5 anti-clockwise circuits in F1 this year
Track statistics and trivia from the challenging anti-clockwise circuits that test the drivers' fitness, skill and adaptability.
The number of anti-clockwise tracks in Formula 1 has risen over the years with the addition of tracks. An anti-clockwise circuit contains more left-hand turns than right-hand ones, placing greater physical demands on the drivers whose bodies, particularly their necks, are more adapted to the lateral g-forces of clockwise circuits.
Most of the major European tracks are clockwise: Monza, Spa, Silverstone, Donington, Zandvoort, Nurburgring, etc. Imola (Italy), Istanbul Park (Turkey), Kyalami Circuit (South Africa) and Yeongam Circuit (South Korea) previously featured in the F1 calendar ran anti-clockwise too.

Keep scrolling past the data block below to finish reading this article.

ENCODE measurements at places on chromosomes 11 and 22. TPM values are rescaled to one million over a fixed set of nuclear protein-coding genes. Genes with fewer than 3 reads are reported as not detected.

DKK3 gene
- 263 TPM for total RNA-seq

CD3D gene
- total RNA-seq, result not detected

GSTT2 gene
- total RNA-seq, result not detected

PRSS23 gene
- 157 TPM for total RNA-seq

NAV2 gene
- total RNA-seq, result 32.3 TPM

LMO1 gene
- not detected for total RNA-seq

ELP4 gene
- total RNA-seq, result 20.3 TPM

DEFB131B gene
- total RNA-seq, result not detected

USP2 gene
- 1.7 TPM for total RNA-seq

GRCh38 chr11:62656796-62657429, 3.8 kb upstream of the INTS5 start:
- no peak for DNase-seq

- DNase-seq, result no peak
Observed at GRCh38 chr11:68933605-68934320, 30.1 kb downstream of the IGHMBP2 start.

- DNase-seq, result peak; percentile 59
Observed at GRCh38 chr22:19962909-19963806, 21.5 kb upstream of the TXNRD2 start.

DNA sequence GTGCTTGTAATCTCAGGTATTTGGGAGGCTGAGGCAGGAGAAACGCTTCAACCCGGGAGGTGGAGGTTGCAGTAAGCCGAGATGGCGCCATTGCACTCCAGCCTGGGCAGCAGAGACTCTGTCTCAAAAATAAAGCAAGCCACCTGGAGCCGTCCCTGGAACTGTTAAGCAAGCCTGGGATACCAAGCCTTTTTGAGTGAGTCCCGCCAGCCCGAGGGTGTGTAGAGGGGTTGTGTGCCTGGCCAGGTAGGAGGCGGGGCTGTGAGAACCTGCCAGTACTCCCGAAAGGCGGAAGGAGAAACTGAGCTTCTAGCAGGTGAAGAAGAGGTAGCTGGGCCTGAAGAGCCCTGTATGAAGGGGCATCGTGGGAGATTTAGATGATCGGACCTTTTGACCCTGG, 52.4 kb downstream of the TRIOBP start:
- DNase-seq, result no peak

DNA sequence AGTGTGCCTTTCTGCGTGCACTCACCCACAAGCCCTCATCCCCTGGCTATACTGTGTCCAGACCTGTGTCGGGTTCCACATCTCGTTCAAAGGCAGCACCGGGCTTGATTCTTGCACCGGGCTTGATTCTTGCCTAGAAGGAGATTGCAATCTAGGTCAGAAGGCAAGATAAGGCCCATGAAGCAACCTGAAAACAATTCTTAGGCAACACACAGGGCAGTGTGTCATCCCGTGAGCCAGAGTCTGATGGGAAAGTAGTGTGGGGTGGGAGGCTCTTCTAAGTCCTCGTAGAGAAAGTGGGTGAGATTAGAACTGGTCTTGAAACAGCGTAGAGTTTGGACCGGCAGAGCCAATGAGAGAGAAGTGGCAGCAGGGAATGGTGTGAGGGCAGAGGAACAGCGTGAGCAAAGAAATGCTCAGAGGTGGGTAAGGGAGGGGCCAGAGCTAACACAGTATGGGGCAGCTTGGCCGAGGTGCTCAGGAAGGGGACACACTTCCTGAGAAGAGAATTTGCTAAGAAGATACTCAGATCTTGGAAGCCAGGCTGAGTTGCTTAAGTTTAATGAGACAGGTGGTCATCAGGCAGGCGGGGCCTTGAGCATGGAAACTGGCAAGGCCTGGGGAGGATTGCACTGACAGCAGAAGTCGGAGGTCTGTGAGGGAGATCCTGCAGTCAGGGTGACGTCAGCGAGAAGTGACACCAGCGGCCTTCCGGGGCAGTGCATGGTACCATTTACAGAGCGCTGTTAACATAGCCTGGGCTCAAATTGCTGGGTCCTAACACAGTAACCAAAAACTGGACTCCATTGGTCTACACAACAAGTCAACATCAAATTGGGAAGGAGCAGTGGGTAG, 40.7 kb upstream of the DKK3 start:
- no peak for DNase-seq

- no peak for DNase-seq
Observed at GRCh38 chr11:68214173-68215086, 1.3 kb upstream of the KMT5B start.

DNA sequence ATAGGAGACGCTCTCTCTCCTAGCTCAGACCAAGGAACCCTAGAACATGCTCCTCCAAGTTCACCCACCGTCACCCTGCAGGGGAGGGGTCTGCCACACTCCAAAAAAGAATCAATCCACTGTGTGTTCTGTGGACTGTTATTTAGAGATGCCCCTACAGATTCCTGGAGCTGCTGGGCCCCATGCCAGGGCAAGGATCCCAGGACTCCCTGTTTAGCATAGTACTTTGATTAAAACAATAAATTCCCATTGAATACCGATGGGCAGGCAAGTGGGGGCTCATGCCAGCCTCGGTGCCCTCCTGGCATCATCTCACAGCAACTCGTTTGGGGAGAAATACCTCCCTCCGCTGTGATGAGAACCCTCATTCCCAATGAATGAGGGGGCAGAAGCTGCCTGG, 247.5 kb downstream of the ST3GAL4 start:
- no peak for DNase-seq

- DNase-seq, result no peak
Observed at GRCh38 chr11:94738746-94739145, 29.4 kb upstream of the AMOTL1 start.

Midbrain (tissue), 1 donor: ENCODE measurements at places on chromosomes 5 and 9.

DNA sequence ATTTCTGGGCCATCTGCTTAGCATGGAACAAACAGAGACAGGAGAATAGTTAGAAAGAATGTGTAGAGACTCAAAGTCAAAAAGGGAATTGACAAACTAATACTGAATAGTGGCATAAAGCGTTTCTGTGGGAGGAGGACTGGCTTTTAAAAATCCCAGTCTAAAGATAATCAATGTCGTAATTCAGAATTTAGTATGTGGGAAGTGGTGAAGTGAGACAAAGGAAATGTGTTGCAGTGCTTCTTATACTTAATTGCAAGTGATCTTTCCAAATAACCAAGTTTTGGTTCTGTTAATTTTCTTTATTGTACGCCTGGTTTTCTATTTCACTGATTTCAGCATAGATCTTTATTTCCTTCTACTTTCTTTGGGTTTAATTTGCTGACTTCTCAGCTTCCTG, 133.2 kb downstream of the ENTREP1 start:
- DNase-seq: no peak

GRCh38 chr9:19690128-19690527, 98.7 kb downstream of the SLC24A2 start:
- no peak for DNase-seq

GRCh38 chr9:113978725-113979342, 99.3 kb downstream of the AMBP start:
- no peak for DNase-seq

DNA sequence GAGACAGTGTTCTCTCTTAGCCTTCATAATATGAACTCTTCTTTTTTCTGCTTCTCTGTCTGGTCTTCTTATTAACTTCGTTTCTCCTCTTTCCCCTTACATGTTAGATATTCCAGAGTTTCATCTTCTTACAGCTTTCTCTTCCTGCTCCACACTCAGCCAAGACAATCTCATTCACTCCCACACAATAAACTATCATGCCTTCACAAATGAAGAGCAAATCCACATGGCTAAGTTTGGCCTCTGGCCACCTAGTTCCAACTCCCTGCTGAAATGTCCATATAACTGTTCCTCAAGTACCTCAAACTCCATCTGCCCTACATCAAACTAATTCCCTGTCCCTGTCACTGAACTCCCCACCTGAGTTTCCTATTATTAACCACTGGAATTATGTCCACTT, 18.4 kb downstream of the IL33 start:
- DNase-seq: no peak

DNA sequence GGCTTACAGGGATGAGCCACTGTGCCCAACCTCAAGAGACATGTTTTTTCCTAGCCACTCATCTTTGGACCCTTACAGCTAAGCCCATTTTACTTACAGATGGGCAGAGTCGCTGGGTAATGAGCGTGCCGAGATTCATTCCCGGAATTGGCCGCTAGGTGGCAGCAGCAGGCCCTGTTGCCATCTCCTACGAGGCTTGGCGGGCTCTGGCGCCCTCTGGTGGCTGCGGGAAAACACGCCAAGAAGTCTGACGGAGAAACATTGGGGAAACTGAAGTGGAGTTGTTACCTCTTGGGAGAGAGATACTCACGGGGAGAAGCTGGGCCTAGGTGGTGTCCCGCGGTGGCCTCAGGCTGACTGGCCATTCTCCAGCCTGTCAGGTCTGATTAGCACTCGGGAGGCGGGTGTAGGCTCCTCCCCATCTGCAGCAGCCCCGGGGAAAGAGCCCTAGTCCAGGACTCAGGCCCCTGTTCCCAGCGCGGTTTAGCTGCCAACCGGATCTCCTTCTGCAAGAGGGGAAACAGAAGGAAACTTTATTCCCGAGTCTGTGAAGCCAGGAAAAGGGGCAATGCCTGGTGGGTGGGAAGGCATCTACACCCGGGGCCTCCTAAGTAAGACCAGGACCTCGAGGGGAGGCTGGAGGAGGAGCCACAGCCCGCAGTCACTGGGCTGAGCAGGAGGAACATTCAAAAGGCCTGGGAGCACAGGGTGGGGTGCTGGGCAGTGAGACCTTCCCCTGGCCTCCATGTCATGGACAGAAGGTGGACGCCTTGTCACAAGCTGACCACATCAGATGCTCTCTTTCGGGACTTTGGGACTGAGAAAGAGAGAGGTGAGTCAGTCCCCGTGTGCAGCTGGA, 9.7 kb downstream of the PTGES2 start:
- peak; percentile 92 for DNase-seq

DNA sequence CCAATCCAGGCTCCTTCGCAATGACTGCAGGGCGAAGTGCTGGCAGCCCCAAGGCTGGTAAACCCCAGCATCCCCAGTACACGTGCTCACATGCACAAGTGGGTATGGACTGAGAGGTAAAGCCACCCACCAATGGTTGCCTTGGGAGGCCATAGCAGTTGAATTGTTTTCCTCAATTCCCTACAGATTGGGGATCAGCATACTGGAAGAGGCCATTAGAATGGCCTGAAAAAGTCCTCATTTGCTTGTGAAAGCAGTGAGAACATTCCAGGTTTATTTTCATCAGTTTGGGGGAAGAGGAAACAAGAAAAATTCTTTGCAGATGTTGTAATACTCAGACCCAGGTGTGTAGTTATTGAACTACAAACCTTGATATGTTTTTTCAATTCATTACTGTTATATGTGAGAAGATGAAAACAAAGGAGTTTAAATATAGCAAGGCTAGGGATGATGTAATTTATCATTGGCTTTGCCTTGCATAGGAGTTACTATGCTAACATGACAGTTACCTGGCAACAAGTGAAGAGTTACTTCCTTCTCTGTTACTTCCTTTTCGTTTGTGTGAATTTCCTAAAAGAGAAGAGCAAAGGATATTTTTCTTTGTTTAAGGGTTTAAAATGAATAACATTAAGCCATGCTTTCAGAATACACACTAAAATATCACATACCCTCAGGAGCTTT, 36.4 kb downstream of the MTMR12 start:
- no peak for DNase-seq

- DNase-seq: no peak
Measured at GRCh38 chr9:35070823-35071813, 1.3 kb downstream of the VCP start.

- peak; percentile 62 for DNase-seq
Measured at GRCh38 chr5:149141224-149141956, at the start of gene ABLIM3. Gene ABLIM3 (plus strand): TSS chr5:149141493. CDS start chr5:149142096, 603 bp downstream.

Suzuka (Japan) is one of few circuits in the world to have a figure-of-eight layout, meaning the circuit runs both clockwise and anti-clockwise. Hence, technically, it is not classified as anti-clockwise. The track does not actually intersect with itself, instead the back straight passes over the front section by means of an overpass.
Let's look at the 5 anti-clockwise tracks that are hosting races in 2018.
#5 Baku City Circuit, Azerbaijan
Length 6.003 km | Turns 20
Lap Record 1:43.441 Sebastian Vettel, Ferrari, 2017
Memorable Race: 2017, won by Daniel Ricciardo (Red Bull-TAG Heuer)
Trivia: The second-longest circuit on the Formula One calendar behind Circuit de Spa-Francorchamps, Belgium. It is also a street circuit with very long straights, which enables a lot of overtaking opportunities unlike the tracks of Monaco and Singapore.